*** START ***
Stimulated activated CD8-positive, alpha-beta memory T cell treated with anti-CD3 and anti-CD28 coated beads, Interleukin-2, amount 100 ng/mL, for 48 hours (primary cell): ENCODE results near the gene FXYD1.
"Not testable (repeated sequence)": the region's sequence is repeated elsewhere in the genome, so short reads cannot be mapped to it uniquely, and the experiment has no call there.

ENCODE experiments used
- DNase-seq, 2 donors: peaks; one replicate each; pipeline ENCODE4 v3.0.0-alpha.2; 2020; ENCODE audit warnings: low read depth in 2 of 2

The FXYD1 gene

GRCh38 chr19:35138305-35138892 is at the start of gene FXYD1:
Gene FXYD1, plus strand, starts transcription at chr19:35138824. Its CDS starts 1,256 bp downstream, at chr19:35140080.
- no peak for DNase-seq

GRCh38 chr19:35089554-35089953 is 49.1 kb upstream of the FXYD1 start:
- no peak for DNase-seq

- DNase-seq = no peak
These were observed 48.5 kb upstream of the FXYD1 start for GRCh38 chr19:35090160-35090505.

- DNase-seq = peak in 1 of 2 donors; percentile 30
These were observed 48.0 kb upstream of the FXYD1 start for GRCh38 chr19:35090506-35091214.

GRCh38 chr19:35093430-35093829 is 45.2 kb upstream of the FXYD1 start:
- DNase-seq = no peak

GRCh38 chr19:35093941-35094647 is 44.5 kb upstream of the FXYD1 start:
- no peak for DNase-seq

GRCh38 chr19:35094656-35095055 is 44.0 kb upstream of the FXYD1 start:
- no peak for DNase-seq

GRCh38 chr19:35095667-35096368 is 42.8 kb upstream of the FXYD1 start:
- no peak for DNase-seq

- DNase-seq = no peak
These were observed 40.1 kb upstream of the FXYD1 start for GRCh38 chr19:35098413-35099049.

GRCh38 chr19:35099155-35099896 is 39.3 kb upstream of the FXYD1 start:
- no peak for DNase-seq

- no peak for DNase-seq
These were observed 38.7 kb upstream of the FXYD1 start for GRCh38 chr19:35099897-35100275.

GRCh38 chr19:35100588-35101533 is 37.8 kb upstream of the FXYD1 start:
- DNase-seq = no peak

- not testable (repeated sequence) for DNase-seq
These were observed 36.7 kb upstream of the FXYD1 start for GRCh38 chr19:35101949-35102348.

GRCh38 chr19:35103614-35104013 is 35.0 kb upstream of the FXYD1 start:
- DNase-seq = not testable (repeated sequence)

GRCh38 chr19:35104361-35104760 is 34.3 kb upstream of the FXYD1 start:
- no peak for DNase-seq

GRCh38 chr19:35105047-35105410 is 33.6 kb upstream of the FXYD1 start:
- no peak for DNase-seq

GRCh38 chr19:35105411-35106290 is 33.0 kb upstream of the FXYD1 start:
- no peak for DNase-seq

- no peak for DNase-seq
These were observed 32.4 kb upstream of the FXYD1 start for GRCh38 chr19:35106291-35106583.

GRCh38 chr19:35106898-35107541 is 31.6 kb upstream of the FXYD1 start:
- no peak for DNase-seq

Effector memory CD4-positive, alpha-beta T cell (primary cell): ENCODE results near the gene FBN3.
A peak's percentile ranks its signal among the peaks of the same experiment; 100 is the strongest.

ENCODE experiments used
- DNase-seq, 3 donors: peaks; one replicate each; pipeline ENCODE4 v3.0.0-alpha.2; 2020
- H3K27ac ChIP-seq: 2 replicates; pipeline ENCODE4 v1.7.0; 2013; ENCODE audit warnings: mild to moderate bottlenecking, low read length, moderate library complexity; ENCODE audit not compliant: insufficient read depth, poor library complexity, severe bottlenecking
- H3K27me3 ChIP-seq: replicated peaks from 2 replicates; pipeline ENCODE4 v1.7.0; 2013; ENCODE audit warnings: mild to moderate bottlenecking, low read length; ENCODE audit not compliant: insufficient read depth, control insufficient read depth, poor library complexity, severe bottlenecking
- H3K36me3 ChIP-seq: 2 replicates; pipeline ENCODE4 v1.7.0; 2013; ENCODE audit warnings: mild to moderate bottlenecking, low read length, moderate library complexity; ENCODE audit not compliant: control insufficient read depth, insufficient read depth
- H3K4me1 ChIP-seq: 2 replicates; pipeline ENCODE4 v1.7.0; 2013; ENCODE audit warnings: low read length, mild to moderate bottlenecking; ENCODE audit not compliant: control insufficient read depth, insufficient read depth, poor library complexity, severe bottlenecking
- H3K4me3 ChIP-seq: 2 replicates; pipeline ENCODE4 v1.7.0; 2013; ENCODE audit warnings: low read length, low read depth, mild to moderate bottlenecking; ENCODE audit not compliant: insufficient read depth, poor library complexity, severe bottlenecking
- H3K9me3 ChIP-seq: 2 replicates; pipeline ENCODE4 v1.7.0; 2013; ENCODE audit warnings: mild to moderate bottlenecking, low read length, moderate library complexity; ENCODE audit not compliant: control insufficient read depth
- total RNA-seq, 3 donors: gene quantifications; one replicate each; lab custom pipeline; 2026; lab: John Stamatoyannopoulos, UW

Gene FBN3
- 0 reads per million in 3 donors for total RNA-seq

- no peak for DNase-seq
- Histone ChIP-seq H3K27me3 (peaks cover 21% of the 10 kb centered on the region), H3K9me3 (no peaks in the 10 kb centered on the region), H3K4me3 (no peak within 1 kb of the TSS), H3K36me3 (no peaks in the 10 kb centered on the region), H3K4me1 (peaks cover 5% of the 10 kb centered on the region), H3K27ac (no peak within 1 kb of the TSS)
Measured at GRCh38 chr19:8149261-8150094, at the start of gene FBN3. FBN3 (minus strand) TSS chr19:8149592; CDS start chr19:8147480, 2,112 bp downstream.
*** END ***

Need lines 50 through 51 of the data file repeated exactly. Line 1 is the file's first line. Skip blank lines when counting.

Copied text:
- H3K27me3 ChIP-seq: replicated peaks from 2 replicates; pipeline ENCODE4 v1.7.0; 2013; ENCODE audit warnings: mild to moderate bottlenecking, low read length; ENCODE audit not compliant: insufficient read depth, control insufficient read depth, poor library complexity, severe bottlenecking
- H3K36me3 ChIP-seq: 2 replicates; pipeline ENCODE4 v1.7.0; 2013; ENCODE audit warnings: mild to moderate bottlenecking, low read length, moderate library complexity; ENCODE audit not compliant: control insufficient read depth, insufficient read depth